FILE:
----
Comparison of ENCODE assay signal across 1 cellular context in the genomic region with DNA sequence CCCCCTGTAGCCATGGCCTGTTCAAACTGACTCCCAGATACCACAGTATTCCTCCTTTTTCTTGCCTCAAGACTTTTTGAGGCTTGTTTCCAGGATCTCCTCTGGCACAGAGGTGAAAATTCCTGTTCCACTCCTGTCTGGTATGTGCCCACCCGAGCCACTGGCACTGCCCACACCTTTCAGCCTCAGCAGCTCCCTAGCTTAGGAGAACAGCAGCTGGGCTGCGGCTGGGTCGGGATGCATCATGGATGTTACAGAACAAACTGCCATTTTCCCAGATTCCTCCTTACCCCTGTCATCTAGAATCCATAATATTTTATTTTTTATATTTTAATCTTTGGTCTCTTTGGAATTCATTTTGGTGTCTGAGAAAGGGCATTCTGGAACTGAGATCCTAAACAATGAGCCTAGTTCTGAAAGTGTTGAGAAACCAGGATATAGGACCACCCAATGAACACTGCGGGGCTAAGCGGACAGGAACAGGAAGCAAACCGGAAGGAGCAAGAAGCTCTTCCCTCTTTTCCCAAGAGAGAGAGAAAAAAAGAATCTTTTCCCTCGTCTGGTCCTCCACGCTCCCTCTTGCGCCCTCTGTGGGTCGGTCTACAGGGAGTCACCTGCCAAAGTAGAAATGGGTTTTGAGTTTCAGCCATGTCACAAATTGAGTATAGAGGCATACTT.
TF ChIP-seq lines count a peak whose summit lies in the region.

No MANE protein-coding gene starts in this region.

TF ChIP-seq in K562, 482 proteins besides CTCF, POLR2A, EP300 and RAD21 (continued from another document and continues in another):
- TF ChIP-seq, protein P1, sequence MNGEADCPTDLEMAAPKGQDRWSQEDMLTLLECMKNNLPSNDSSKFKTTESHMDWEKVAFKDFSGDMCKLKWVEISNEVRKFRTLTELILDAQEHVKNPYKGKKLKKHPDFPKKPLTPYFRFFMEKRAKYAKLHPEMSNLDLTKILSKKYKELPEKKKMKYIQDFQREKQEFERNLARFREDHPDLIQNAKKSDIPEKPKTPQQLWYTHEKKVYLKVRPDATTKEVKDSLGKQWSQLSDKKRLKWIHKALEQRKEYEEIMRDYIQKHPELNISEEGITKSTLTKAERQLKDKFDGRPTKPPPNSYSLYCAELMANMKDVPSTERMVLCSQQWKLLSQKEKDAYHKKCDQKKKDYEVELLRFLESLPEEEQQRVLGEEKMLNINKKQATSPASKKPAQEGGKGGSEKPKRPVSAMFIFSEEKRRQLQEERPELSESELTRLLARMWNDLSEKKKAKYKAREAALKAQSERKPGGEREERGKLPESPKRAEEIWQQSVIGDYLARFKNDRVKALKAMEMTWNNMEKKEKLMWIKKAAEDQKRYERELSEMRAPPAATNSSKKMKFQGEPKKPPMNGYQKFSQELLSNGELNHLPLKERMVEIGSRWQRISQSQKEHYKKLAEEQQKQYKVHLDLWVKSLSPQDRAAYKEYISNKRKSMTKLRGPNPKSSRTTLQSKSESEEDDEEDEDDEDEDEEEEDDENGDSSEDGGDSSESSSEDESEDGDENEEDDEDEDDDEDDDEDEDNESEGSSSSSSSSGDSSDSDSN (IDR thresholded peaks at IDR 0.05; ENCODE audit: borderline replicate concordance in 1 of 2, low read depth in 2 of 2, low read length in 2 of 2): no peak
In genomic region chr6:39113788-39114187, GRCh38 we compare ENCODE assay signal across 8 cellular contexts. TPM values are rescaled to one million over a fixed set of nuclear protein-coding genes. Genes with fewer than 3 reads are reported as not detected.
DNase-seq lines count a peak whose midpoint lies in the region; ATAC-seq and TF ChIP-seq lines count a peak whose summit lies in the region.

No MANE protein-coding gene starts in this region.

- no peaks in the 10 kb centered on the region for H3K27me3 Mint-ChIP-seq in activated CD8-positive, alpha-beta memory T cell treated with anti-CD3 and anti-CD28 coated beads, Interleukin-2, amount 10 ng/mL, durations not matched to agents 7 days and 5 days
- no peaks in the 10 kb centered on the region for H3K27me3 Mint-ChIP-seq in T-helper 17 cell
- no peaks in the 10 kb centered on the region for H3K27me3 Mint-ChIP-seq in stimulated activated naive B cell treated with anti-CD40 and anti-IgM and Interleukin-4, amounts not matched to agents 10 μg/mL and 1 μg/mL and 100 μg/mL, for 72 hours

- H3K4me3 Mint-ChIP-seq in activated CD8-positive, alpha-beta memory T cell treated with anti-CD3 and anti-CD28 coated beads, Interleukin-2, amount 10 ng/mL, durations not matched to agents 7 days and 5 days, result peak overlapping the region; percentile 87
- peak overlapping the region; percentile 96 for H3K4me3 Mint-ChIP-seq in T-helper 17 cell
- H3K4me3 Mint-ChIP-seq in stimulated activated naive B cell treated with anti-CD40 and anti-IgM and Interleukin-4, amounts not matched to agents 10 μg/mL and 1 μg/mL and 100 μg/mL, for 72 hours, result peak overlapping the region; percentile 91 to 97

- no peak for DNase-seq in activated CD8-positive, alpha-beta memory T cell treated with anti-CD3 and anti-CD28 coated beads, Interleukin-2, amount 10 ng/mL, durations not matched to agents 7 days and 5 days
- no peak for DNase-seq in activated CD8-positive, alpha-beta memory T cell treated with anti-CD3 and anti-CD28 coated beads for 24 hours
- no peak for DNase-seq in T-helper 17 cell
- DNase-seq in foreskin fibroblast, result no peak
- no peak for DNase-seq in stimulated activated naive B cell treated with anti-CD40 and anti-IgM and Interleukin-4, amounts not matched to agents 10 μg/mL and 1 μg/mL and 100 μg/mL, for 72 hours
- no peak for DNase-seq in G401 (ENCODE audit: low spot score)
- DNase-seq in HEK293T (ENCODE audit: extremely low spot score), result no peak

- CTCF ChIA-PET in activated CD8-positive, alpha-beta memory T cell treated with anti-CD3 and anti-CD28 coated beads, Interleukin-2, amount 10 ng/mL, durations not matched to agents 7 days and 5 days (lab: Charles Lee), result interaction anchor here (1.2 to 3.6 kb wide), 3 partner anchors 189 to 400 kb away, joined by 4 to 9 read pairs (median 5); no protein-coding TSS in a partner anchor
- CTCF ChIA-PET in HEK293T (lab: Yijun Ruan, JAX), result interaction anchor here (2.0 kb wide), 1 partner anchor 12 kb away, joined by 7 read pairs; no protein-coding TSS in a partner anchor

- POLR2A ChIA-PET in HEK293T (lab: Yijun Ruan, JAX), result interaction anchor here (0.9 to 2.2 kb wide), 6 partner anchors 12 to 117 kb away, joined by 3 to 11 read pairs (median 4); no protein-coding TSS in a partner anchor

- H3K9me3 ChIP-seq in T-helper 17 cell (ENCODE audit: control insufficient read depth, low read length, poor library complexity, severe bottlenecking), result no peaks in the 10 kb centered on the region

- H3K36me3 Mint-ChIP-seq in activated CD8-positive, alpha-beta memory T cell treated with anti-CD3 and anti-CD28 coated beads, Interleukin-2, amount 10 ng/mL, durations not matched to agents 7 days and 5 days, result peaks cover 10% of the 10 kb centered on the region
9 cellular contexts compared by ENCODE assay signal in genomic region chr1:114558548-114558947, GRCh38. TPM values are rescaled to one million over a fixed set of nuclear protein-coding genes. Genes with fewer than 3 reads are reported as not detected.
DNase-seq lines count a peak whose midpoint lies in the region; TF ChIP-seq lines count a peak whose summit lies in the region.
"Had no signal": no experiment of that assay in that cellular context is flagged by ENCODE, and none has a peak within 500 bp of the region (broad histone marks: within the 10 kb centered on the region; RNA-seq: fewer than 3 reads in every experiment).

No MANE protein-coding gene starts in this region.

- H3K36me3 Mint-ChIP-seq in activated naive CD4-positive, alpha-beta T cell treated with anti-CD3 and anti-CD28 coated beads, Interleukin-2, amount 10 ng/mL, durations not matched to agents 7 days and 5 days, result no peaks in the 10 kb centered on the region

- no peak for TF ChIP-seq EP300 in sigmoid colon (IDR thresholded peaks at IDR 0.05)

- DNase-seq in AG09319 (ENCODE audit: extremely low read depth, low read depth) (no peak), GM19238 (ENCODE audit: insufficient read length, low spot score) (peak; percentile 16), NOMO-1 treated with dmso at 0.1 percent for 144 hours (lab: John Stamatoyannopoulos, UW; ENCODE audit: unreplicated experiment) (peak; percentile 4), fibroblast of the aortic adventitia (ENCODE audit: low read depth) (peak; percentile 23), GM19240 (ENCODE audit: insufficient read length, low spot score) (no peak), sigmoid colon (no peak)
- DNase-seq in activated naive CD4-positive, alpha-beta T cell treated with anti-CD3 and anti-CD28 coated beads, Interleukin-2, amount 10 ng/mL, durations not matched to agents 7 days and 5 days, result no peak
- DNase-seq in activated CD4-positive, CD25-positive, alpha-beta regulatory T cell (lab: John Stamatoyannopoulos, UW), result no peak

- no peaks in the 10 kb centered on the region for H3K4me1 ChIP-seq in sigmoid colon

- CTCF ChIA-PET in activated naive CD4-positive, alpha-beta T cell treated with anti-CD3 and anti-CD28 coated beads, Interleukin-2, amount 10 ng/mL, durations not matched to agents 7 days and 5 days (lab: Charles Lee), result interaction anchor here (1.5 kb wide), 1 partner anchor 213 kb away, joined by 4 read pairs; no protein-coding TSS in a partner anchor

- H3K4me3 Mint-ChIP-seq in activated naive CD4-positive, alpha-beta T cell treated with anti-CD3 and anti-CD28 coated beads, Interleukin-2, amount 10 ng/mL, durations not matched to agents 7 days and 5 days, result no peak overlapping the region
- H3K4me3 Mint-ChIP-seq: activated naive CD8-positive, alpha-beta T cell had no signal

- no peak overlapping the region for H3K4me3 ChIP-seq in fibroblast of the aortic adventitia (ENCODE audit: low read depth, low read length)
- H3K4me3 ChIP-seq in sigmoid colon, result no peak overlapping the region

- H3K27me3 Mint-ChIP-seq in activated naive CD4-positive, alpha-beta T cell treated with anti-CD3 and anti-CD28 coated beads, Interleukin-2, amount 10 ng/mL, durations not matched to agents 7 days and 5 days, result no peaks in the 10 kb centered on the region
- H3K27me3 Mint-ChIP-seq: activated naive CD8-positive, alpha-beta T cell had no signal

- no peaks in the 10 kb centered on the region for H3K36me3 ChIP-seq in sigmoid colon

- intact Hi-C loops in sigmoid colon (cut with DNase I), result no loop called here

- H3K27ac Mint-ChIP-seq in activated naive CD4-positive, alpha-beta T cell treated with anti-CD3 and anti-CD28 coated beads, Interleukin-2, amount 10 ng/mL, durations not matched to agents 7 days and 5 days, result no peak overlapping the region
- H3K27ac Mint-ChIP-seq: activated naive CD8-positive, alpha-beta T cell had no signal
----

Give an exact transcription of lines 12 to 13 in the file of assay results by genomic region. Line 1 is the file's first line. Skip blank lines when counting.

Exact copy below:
- H3K4me3 Mint-ChIP-seq in activated CD8-positive, alpha-beta memory T cell treated with anti-CD3 and anti-CD28 coated beads, Interleukin-2, amount 10 ng/mL, durations not matched to agents 7 days and 5 days, result peak overlapping the region; percentile 87
- peak overlapping the region; percentile 96 for H3K4me3 Mint-ChIP-seq in T-helper 17 cell